Security concerns must be addressed with BYOD

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It has become increasingly common for organizations to embrace bring-your-own-device (BYOD) policies in recent years in order to meet employees' rising demands for flexible work options. And these initiatives can provide considerable advantages, from enabling more effective telework or easier working on-the-go to reducing costs and fueling productivity. However, when businesses allow staff members to access sensitive corporate information on personal devices, there are security issues that must be addressed to ensure that data is not misused, compromised or stolen. 

ZDNet reported that at a recent roundtable held by the source, it became clear that security is still not a top priority when adopting BYOD. Pratyush Khare, technical director of archival solutions at Hitachi Data Systems Asia-Pacific, reportedly noted that many companies implement these policies to maintain employee satisfaction, but security remains an after-thought. In fact, Stuart King, strategy director at Dell Asia-Pacific, explained that a survey by his company found half of end-users have no corporate policies in place governing BYOD. But the risks of mobile devices to a company's network are too great to ignore. While the productivity benefits of these policies are considerable, these rewards can be quickly overshadowed by a breach or other incident.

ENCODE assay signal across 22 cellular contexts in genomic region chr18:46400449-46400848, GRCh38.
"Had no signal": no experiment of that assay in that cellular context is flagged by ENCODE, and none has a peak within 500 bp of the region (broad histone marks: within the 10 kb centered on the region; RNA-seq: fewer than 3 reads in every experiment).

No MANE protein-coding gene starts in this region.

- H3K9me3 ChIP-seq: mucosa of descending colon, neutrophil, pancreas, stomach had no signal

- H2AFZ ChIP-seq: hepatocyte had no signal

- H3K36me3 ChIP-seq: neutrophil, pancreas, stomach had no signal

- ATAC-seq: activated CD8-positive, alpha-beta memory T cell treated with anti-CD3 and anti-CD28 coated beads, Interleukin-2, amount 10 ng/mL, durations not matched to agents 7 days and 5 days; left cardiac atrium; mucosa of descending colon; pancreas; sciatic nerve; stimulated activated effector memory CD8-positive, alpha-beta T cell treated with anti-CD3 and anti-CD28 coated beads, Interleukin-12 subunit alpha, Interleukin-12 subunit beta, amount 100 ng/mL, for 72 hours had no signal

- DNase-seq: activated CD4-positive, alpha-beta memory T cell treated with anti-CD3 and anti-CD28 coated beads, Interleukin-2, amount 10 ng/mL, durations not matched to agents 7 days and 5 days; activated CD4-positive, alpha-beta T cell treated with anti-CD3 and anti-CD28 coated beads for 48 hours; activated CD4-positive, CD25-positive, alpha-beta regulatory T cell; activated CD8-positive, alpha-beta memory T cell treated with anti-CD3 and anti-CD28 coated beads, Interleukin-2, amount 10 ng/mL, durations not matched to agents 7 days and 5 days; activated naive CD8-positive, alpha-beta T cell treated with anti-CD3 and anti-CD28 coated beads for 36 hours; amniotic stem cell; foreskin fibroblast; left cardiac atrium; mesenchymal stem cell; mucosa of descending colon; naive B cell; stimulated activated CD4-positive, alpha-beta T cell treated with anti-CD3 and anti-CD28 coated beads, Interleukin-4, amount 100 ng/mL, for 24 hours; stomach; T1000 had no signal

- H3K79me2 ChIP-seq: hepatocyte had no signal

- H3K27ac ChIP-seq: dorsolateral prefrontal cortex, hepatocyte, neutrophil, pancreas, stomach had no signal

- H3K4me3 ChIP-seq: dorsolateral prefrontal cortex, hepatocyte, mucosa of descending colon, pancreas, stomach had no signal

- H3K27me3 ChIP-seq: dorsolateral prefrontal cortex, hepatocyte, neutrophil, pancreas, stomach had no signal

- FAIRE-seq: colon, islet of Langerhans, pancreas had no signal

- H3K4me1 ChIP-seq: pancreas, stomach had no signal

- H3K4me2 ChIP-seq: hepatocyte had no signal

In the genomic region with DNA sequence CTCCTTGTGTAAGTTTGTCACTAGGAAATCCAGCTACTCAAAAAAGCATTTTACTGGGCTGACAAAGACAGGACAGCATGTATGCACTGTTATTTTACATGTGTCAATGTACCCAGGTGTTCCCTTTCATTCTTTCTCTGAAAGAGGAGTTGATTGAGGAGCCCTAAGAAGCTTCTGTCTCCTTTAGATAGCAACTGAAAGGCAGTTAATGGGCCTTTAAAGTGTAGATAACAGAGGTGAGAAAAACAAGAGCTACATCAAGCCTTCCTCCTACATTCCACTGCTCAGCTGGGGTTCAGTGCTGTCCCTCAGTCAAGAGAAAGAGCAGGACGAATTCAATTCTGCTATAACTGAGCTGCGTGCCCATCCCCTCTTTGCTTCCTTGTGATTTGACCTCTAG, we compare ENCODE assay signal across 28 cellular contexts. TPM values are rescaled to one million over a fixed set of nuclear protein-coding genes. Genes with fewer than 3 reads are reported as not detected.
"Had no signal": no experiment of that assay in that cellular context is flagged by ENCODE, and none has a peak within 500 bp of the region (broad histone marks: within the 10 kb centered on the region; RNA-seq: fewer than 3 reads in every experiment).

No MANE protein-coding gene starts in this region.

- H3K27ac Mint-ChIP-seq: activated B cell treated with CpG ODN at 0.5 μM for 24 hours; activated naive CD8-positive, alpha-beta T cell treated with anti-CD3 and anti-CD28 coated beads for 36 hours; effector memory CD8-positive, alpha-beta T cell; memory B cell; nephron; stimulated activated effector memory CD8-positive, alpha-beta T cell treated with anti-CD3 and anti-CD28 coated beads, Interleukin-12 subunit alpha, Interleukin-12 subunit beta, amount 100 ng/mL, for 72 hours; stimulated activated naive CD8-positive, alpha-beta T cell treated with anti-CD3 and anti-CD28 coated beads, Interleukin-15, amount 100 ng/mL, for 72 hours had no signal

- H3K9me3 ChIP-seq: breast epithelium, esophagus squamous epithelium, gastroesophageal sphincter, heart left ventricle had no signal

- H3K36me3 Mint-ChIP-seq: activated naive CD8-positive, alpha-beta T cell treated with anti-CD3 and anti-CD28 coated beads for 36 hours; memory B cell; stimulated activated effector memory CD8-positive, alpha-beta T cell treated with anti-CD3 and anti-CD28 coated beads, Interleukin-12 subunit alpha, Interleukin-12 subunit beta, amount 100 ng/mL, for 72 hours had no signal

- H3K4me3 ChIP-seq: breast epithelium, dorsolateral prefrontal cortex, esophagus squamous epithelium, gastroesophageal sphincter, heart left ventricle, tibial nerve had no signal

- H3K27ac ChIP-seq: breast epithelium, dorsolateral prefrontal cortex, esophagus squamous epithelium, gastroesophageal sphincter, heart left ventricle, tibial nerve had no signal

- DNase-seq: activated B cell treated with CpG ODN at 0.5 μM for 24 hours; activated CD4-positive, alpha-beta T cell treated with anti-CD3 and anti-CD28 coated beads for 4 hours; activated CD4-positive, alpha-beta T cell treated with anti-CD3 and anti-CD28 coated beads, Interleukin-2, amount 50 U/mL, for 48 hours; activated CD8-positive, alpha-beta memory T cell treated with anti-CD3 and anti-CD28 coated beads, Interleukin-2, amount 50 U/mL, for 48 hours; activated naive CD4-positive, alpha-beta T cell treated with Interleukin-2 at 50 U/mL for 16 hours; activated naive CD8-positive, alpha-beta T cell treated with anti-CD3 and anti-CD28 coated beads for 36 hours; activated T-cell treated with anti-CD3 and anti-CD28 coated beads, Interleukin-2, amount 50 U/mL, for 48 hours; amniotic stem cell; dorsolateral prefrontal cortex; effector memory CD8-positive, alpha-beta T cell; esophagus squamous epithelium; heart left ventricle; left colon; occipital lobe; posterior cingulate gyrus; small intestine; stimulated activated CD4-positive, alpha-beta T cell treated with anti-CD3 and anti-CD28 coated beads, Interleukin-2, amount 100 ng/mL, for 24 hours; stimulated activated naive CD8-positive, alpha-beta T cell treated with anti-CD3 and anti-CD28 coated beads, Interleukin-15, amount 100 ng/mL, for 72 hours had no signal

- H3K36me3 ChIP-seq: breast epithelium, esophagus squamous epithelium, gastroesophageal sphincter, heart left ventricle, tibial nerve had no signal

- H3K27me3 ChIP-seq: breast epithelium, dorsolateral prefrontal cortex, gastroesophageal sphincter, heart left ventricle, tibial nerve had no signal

Better planning
Jimmy Sng, partner at PriceWaterhouseCooper Singapore, told ZDNet that one of  the reasons that BYOD tends to open up new risks is that many times these practices happen accidentally. Without a planned approach, enterprises may not be prepared for all potential threats involved. He explained that data use policies and adequate solutions need to be in place before BYOD can be effectively and secu​rely embraced.

ZDNet pointed out that many corporate policies may look at securing the device but fail to take into account the data and applications themselves. Stephanie Boo, regional director of South Asia-Pacific at FireEye, was confident that apps remain a major challenge and vulnerability in terms of IT security for BYOD adoption.

According to Small Business Trends, studies in 2012 found that an overwhelming 95 percent of large companies already allow employees to use personal devices for work. Still, the source asserted that firms face more IT security threats than ever before, which will continue to multiply as enterprises adopt new endpoints. The news provider recommended devising a written policy for BYOD that clearly defines regulations for use and requires the registration of all devices with the IT administrator. Additionally, Small Business Trends suggested outlining best practices, including guidelines for password protection and notification if a device is lost or stolen.

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